U.N. Panel Head Gears up for Tough Syria Gas Attacks Probe


A U.N. panel will soon begin work on tracking those responsible for deadly gas attacks in Syria, but the head of the investigation says it will be difficult to come up with a complete list of perpetrators.

Virginia Gamba stressed that the team of 24 multi-skilled experts she is assembling will adhere to "sound, objective, impartial" guidelines "that no one can question" to find the culprits.

"Will I have the name, surname, and age of a perpetrator? I have no idea," Gamba told AFP in an interview at her new U.N. offices. "It's going to be very hard to do."

A disarmament expert from Argentina, Gamba heads the so-called Joint Investigative Mechanism (JIM), approved by the Security Council in August after evidence surfaced of chlorine gas attacks on three Syrian villages last year.

Describing herself as a "technician," Gamba was picked for the job partly because she has worked on two previous U.N. missions on chemical weapons use in Syria.

But this panel is "a different kettle of fish," she stressed, with a broader scope and more challenging mandate to identify who is to blame for the attacks, using unassailable methodology.

The starting point for the international investigation are three fact-finding missions from the Organization for the Prohibition of Chemical Weapons that concluded that chlorine was probably used as a weapon on the opposition-held villages, killing 13 people.

But the OPCW stuck to its mandate and did not assign blame for the attacks in Idlib and Hama provinces, among the many horrors to have been documented in Syria's four-year war.

Taking those reports, the panel has been asked to dig deeper with the aim of not only pointing the finger at those who carried out the attacks, but also identifying their co-conspirators, organizers, financial backers and sponsors.

"This is what the intention is: to create a very big canvas where everyone would be accountable either directly or indirectly from the very first round of accountability to the end," said the 61-year-old former head of the U.N. disarmament agency.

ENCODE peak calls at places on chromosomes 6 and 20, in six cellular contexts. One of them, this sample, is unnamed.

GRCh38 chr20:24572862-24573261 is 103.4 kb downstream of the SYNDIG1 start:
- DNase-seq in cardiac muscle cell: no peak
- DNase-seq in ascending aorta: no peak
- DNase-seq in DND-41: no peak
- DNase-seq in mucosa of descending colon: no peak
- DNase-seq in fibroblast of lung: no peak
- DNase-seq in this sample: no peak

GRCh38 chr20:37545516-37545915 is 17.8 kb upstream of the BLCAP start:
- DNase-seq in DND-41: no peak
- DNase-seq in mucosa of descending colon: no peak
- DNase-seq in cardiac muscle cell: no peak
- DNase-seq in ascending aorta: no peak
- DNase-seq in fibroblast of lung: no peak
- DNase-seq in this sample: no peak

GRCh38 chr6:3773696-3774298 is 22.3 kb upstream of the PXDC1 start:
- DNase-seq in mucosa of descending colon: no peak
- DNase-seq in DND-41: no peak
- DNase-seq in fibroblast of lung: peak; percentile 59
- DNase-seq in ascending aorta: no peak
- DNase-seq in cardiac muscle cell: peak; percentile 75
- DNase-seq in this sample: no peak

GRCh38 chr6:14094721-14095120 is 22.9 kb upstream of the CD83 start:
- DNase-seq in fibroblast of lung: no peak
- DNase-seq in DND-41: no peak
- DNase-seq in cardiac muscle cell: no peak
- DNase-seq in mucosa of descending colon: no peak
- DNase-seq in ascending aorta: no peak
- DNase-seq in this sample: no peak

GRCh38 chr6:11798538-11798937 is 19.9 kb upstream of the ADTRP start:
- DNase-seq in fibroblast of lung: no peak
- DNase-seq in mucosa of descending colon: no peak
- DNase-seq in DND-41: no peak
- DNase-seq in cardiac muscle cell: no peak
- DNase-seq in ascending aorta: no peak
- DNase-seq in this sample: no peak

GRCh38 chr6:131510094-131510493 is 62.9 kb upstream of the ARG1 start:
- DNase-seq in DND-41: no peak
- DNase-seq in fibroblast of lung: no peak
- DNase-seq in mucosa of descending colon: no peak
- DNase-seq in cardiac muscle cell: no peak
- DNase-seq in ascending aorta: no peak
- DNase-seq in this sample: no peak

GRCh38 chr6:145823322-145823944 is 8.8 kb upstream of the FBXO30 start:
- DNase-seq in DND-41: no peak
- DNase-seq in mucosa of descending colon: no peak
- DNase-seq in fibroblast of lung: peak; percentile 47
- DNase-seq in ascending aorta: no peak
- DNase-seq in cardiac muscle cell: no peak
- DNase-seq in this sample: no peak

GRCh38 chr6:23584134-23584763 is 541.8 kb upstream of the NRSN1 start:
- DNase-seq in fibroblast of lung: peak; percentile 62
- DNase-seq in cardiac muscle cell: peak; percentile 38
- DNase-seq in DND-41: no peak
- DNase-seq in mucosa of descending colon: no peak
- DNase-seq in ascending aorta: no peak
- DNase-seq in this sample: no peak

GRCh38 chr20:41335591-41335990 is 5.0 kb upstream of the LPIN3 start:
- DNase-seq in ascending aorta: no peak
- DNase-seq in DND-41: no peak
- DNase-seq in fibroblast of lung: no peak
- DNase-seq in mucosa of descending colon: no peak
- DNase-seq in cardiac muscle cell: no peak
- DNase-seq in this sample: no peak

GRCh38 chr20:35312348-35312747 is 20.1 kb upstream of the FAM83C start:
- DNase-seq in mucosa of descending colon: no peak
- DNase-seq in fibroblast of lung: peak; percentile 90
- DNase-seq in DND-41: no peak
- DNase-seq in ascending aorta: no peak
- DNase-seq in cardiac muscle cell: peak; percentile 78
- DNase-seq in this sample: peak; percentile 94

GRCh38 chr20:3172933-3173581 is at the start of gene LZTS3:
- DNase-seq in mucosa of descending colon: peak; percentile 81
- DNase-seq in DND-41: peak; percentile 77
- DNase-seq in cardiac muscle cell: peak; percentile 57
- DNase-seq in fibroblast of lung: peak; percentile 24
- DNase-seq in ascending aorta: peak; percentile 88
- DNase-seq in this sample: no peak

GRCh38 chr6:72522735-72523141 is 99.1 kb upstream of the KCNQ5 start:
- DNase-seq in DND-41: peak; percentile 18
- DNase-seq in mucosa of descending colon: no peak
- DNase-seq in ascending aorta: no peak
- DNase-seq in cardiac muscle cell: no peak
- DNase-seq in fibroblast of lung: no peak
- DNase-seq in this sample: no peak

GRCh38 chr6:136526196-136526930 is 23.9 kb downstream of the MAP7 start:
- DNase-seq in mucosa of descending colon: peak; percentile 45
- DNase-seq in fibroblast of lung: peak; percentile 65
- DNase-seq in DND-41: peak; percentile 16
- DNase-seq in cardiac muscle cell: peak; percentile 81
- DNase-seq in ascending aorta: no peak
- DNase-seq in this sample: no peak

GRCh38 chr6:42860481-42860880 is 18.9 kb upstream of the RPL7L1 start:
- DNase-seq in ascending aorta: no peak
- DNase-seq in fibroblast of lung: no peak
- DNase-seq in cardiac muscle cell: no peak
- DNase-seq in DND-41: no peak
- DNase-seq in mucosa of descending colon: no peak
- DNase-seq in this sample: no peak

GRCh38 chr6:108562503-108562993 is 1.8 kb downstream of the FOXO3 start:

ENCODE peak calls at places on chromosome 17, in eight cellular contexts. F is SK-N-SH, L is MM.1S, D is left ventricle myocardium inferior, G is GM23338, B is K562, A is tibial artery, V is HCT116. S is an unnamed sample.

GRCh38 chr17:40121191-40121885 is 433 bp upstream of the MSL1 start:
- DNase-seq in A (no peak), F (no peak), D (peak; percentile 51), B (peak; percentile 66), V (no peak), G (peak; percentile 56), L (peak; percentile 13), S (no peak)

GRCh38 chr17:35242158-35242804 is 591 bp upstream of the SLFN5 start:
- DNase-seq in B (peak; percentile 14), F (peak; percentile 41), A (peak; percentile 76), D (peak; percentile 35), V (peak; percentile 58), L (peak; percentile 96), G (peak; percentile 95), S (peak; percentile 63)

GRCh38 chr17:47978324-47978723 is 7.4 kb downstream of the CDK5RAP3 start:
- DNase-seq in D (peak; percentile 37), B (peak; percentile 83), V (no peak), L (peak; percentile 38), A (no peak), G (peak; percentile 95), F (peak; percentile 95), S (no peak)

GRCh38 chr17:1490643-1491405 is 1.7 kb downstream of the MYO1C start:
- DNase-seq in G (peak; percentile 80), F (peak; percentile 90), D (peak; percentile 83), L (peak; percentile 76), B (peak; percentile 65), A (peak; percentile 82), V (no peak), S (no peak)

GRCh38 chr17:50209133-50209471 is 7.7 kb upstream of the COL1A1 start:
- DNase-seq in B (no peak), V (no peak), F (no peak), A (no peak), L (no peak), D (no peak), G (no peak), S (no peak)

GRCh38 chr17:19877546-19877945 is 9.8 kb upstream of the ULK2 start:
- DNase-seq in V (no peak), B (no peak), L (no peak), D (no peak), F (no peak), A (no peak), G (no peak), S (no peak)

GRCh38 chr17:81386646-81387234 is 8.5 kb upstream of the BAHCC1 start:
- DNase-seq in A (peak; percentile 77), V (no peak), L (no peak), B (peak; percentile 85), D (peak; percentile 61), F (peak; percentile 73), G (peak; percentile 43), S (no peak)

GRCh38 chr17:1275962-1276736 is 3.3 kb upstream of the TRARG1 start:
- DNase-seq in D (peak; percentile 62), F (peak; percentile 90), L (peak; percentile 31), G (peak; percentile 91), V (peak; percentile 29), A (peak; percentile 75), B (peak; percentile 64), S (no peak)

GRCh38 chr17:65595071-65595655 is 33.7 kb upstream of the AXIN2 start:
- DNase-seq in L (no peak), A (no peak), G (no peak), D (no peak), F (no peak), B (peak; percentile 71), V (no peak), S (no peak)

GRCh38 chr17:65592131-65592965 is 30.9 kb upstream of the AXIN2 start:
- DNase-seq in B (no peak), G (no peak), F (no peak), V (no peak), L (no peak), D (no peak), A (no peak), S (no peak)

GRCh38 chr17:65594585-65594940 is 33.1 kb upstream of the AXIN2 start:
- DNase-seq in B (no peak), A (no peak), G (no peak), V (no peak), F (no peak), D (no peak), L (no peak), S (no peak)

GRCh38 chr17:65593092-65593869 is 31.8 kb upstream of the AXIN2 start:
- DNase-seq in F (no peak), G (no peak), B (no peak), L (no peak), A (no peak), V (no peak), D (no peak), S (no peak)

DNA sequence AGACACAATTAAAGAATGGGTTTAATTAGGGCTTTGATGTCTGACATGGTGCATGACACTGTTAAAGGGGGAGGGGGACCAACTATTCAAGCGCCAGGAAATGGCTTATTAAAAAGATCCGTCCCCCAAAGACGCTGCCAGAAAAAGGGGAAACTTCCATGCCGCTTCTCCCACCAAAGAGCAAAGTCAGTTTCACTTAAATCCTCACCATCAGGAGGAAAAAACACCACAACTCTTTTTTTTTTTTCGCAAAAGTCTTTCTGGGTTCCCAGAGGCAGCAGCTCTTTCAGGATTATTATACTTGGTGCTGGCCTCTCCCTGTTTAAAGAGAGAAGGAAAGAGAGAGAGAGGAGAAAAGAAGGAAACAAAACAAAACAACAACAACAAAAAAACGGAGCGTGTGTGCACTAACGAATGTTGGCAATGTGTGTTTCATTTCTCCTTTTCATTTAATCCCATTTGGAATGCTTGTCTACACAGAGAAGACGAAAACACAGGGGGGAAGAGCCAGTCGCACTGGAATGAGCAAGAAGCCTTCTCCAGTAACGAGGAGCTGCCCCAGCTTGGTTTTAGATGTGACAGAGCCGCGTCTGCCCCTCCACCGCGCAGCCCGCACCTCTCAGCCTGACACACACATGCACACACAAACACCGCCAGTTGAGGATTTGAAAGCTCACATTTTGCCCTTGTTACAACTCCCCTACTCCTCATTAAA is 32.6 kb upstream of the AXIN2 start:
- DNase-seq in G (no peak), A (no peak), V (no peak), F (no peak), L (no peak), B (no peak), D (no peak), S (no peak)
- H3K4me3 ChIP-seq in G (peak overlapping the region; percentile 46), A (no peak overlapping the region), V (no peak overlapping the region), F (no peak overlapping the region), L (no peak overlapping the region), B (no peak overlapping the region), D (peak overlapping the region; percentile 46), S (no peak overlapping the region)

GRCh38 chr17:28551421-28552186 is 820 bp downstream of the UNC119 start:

"But it is difficult... this was a year ago."

The JIM is the most concrete U.N. effort to date to establish some accountability in the war that has left more than a quarter of a million people dead, and displaced nearly 12 million.

The panel will be fully up and running around mid-November, with offices in New York, The Hague and Damascus, and a first report on its findings is expected in February.

It has been set up initially for one year, but its mandate could be prolonged.

Under an agreement being negotiated with Damascus, the team will be able to conduct field missions, speak to witnesses and collect evidence.

But even if the panel comes up with a comprehensive list of names, the Security Council would have to adopt a new resolution to impose sanctions or take action against the perpetrators.

That appears unlikely after Russia and China last year blocked moves to refer Syria to the International Criminal Court for war crimes.

Russia, Syria's ally, has long maintained that there was no hard proof linking President Bashar Assad's forces to the attacks, despite U.S. insistence that chlorine was used in barrel bombs dropped from helicopters.

The West says that only the regime has helicopters.

Russia played a key role with the United States in ridding Syria of its chemical weapons stockpile under a 2013 agreement that followed a sarin gas attack on a Damascus suburb.

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